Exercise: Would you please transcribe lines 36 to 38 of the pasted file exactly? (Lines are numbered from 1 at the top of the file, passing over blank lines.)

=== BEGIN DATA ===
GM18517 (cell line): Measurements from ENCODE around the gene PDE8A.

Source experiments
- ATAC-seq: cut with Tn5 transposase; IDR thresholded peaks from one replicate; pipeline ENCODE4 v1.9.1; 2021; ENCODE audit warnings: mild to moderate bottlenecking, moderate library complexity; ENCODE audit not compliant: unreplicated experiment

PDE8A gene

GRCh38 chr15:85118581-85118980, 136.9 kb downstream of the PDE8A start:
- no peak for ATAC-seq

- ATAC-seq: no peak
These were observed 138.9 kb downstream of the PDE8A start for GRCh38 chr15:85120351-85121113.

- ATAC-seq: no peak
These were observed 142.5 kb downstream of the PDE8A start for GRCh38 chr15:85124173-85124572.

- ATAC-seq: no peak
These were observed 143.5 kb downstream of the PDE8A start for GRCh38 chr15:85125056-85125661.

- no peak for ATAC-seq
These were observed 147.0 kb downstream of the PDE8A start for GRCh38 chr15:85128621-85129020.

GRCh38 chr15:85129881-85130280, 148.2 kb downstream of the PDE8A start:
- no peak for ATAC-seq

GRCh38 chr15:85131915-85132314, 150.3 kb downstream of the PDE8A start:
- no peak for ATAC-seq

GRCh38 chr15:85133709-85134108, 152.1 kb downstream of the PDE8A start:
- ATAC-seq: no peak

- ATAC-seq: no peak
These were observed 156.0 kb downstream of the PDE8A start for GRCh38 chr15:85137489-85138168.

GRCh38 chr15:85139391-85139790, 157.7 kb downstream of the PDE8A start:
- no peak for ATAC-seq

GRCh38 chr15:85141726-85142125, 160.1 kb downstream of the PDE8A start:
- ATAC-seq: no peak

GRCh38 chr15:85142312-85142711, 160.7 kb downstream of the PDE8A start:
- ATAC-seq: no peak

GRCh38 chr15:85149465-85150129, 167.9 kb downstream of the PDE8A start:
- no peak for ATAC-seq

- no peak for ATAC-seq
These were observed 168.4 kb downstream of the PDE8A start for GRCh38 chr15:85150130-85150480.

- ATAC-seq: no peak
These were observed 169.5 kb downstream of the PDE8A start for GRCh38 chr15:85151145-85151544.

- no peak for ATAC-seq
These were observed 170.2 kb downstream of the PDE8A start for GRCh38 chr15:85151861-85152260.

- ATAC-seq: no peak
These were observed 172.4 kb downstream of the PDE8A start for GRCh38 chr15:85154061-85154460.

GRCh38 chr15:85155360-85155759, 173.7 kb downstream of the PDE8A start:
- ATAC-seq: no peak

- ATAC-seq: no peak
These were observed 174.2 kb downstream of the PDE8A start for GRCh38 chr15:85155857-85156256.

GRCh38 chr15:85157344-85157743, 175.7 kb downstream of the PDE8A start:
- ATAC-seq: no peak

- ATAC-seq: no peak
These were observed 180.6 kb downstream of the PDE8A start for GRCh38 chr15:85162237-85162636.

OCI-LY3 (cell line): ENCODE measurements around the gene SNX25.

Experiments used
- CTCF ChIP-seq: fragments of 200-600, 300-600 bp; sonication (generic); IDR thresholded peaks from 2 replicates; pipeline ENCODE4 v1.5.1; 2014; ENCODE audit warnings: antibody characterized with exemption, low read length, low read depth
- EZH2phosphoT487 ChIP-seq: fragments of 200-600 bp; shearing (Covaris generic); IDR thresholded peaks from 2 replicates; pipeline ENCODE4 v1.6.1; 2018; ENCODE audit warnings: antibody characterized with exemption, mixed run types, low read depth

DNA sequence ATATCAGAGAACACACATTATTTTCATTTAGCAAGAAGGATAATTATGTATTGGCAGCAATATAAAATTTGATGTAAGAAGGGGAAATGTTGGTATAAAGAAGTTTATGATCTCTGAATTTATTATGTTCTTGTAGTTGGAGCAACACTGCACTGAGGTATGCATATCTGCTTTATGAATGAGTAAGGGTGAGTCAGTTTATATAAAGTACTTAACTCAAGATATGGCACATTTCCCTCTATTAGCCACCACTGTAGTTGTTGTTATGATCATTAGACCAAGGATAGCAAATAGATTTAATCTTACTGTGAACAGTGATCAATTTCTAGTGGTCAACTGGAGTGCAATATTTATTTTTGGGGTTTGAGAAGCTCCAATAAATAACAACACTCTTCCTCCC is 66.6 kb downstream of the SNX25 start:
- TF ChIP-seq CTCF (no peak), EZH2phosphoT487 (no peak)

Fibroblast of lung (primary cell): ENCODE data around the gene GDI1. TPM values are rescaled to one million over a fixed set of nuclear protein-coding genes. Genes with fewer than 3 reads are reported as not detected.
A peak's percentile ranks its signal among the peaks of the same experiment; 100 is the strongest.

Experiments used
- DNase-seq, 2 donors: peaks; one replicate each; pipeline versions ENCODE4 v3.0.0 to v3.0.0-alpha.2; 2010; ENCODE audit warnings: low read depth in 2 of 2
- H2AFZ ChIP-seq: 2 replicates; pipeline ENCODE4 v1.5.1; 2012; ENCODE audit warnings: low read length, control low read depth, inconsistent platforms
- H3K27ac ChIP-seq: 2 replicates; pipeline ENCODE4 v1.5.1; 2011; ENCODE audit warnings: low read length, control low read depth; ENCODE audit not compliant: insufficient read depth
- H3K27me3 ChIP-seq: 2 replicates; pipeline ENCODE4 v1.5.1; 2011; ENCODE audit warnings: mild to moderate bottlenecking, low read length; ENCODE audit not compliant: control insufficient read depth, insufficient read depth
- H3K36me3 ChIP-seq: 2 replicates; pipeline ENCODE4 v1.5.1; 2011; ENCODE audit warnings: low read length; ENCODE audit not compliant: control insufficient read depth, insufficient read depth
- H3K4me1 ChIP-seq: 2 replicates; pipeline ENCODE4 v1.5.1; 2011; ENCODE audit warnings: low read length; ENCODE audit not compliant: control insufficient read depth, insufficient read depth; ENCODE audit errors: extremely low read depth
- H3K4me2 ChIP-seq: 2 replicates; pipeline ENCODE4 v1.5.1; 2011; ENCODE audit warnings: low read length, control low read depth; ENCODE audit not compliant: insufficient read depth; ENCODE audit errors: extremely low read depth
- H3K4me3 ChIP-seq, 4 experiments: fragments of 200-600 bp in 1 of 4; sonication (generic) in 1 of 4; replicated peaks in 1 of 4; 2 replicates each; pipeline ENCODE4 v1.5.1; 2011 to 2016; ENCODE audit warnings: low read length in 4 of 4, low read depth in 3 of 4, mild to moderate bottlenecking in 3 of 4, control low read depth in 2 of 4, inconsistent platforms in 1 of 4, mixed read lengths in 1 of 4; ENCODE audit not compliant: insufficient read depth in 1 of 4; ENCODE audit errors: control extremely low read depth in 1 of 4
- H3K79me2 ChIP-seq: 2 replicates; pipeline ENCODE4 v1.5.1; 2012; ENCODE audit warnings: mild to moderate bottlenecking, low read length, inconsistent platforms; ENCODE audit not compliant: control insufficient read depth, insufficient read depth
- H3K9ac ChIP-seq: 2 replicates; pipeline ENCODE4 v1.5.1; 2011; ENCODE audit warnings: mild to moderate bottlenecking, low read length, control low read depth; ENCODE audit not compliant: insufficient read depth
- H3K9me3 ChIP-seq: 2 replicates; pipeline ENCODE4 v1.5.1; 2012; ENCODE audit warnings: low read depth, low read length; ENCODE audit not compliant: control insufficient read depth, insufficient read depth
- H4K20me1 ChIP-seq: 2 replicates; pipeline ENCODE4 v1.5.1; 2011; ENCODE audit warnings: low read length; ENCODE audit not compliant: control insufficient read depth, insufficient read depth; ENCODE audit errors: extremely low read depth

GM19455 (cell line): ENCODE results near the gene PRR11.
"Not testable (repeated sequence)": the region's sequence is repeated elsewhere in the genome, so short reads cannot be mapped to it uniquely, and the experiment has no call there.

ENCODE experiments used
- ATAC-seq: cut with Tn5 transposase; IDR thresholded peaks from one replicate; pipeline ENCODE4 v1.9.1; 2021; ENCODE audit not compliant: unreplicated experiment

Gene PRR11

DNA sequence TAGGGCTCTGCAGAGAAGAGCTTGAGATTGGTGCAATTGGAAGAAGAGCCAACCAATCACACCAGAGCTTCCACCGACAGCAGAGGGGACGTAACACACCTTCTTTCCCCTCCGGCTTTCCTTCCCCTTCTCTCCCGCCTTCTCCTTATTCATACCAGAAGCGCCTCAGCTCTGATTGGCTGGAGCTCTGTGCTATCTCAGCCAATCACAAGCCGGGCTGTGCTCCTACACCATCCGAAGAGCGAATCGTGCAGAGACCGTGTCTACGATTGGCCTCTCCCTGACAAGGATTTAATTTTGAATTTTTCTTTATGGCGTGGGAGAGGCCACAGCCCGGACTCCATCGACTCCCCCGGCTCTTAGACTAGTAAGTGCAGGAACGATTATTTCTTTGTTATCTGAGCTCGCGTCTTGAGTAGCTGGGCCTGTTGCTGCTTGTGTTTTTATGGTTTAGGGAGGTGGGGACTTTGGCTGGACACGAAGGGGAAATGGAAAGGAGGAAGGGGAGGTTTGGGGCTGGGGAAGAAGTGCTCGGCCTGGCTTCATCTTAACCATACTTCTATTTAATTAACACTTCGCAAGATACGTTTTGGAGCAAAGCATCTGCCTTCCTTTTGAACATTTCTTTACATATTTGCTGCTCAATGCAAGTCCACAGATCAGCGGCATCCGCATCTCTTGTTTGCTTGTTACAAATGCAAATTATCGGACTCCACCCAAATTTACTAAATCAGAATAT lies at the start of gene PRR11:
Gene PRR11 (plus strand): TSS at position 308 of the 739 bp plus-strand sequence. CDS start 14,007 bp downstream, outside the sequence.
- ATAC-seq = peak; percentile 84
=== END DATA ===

These were observed 170.2 kb downstream of the PDE8A start for GRCh38 chr15:85151861-85152260.

- ATAC-seq: no peak
These were observed 172.4 kb downstream of the PDE8A start for GRCh38 chr15:85154061-85154460.